Netflix is now carrying a new documentary television series that delves into the creators behind some of our favorite toys from the recent, and not so recent past. The Toys That Made Us features four episodes in its first season of streaming, each focused on a toy line that should bring in a good cross-section of fandom. The choices for the first shows include Kenner’s vintage Star Wars action figures and playsets, Hasbro’s G.I. Joe, with an emphasis on the 3 3/4″ line of action figures, Mattel’s Barbie, and the Mattel’s Masters of the Universe. No doubt Barbie and G.I. Joe should pull in the older crowd, while the latter half of G.I. Joe and Star Wars will pull in the kids of the 1970s and early 1980s, and Masters of the Universe the kids of the 1980s.
Not a show for kids and not another show about toy collectors, the series devotes plenty of each hour to interviews with designers, marketing, other businessmen discussing the nuts and bolts of negotiating deals, like the lawyer for Kenner discussing the greatest toy deal negotiation ever, and the later not-so-great negotiation because of a loose-lipped CEO. The Barbie episode features a Barbie expert continually bashing the character as a “hooker” as if she has some sort of love-hate relationship with the doll. But the politics of toymaking is interesting fodder for the right audience. Should it be a surprise that toymakers have the same ugly corporate politics, the downsizing, the layoffs, and the takeovers, like every other company? Prepare yourself for several CEOs and designers as they tiptoe, or not, around decisions and employers they wrestled with in the past as toys and brands came and went. The creators look back both with nostalgia and anger at the former toy companies that eventually terminated their employment. So look for an unusual take on these toys and these companies.
The next four episodes will be launched on Netflix later this year, and include Hello Kitty, Transformers, Star Trek, and LEGO. Sometimes what the show chooses to tell is as interesting as how the show tells it. The eight toy lines chosen no doubt came from the producer’s own focus groups, like the ideas behind some of the toys they discuss. If The Toys That Made Us really is a one-time thing, someone else should come along and continue the idea with all the other major brands and influences.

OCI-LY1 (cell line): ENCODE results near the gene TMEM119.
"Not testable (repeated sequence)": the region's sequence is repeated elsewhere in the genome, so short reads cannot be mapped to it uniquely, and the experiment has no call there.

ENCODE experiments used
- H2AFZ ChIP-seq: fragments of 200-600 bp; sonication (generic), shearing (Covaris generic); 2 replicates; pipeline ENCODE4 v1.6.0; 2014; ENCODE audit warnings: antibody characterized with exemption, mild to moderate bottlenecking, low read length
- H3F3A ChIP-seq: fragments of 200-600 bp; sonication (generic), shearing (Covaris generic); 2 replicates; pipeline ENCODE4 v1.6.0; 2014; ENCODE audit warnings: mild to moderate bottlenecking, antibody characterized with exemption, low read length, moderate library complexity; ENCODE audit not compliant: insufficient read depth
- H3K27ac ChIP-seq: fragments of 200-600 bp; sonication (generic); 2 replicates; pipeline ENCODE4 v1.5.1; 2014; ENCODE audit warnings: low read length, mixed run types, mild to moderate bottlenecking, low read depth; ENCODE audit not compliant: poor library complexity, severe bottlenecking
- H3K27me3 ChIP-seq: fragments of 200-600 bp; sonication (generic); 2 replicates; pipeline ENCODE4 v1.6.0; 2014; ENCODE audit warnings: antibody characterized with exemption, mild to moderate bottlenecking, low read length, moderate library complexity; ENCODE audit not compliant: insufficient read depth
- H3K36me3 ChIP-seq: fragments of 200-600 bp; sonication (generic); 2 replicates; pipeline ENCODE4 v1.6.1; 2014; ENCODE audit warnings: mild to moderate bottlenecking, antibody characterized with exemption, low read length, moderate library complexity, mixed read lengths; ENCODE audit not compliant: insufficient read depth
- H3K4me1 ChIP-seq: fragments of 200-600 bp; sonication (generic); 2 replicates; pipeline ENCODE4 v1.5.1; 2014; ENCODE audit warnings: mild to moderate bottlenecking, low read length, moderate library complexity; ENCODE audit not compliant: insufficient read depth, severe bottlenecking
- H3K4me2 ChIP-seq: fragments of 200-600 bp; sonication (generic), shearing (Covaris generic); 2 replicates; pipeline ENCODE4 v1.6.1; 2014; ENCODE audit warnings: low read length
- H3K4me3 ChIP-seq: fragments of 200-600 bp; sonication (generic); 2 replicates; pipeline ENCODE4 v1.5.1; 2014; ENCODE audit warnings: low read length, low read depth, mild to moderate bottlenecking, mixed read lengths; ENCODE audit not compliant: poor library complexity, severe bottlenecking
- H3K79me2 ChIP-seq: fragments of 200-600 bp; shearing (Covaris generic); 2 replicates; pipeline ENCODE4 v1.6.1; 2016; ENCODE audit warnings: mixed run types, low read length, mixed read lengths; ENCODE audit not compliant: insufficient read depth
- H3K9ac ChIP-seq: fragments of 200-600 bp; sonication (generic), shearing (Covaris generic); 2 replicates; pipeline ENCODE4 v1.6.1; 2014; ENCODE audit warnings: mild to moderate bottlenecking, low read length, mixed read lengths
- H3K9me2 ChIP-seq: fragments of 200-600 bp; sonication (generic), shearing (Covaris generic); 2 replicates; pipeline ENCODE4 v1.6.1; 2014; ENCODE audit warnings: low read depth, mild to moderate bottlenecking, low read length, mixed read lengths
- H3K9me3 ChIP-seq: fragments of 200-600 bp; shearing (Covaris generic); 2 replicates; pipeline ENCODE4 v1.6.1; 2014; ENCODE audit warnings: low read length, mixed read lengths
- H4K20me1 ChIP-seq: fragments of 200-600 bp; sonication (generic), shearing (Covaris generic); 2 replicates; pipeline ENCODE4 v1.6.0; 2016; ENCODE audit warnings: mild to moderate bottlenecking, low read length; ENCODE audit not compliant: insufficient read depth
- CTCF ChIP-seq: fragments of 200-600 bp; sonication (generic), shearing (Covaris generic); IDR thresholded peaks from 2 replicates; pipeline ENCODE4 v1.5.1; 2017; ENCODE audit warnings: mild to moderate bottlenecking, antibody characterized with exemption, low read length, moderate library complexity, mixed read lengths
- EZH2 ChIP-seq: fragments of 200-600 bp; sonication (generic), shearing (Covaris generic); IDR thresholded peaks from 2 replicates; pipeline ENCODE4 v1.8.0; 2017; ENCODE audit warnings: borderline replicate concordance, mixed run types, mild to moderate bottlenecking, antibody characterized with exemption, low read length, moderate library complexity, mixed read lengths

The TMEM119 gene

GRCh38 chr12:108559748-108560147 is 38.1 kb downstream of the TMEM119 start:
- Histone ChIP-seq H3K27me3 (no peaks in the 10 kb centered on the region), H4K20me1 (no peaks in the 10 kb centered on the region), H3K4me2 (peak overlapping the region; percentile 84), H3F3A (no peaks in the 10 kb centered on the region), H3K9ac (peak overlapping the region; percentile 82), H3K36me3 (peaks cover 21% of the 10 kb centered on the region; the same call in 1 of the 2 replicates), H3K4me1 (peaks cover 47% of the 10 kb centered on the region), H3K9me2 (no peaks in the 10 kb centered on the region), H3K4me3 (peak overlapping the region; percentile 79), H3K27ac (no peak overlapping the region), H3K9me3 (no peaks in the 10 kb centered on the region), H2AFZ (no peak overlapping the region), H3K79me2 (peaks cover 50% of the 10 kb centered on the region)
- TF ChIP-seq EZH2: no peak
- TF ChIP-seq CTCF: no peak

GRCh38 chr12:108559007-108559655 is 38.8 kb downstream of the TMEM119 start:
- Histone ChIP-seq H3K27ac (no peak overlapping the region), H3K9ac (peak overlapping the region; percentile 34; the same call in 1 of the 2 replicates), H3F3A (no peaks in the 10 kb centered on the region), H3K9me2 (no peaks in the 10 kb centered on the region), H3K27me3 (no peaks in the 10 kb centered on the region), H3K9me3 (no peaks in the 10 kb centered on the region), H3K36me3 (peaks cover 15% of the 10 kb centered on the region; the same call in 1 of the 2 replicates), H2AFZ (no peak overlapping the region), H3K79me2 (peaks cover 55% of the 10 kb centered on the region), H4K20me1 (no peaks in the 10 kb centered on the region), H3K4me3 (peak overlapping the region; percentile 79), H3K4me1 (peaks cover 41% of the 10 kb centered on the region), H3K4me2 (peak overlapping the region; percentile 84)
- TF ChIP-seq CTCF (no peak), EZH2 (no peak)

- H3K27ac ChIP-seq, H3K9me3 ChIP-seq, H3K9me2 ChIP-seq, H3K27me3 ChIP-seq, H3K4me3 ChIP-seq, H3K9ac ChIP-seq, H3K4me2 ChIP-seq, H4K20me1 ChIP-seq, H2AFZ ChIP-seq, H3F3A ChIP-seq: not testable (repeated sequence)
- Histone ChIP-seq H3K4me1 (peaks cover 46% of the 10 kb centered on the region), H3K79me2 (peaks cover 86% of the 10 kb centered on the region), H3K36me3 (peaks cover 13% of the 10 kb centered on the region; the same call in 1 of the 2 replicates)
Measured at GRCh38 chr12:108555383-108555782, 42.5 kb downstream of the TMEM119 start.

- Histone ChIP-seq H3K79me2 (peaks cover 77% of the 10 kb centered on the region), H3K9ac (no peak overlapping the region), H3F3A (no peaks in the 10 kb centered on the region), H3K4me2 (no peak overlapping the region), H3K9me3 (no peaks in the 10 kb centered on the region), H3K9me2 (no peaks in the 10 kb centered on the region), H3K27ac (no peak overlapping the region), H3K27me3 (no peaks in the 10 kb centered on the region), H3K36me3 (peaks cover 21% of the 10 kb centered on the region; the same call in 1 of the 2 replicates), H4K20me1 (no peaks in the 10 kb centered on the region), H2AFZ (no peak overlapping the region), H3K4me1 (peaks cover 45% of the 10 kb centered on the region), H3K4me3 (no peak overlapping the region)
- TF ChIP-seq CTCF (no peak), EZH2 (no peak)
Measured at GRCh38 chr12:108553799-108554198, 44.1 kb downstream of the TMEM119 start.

We want to see an episode on Marx toys, including little toy soldiers and the 12-inch action figure series. We also want to see a history of the broad Mego line of figures, Hot Wheels, Stretch Armstrong, and Big Jim. How about companies like Fisher Price, Playskool, Playmobil, and Radio Flyer? A series like this needs to cover more “recent” but still classic toy lines, too, like My Little Pony, Cabbage Patch Kids, Strawberry Shortcake, and figure out a way to capture famous classic toys like Spirograph, Tinker Toys, Play-Doh, Etch-A-Sketch, Erector Sets, Lincoln Logs, and the ultimate multi-license toy, Viewmaster. How about a tour of the Milton Bradley and Parker Brothers factories of the past? Who put out more great board games than these companies? It’s easy to imagine entire episodes on the history of games like Clue/Cluedo and Monopoly. And how about featuring a current game company that’s been around for decades, like Wizards of the Coast?
So far the series is full of interesting nuggets. The history of the G.I. Joe action figure has been explored in numerous shows and books over the years, but the primary focus of those shows was on the classic 12-inch line. This is the first time a documentary has honed in on the resurgence of the G.I. Joe brand for the 3 3/4-inch toy market. The best part of the series is seeing M*A*S*H actor Larry Hama and learning that he came up with the names of most of the G.I. Joe characters kids in the 1980s would grow up with. And how great is it that comic book legend Archie Goodwin created COBRA as the G.I. Joe villains almost as a spur of the moment idea in a meeting? Once and for all, the toy designers themselves confirm your memory is wrong: No kid on your block actually had a rocket-firing Boba Fett. If you saw one it was a fake.
Star Wars was the only toy line discussed based on an existing property, and viewers really can get a look at the toy industry the best through the other three toy lines, created solely for the companies to corner a segment of the market against competing brands or create an untapped market. Masters of the Universe had to create comic books and an animated series (which they admit were commercials with morals tacked on to convince parents they weren’t simply commercials), and G.I. Joe would use a similar approach to re-launch the brand in the 1980s. And G.I. Joe and Barbie were different strategies to get dollars from parents for both boys and girls.
Those who owned these toys as kids will either feel a sense of nostalgia or manipulation as a result of The Toys That Made Us. Either way, it’s fun and worth watching, and we’ll be back for the next four episodes once available. The first four episodes can be streamed now exclusively on Netflix.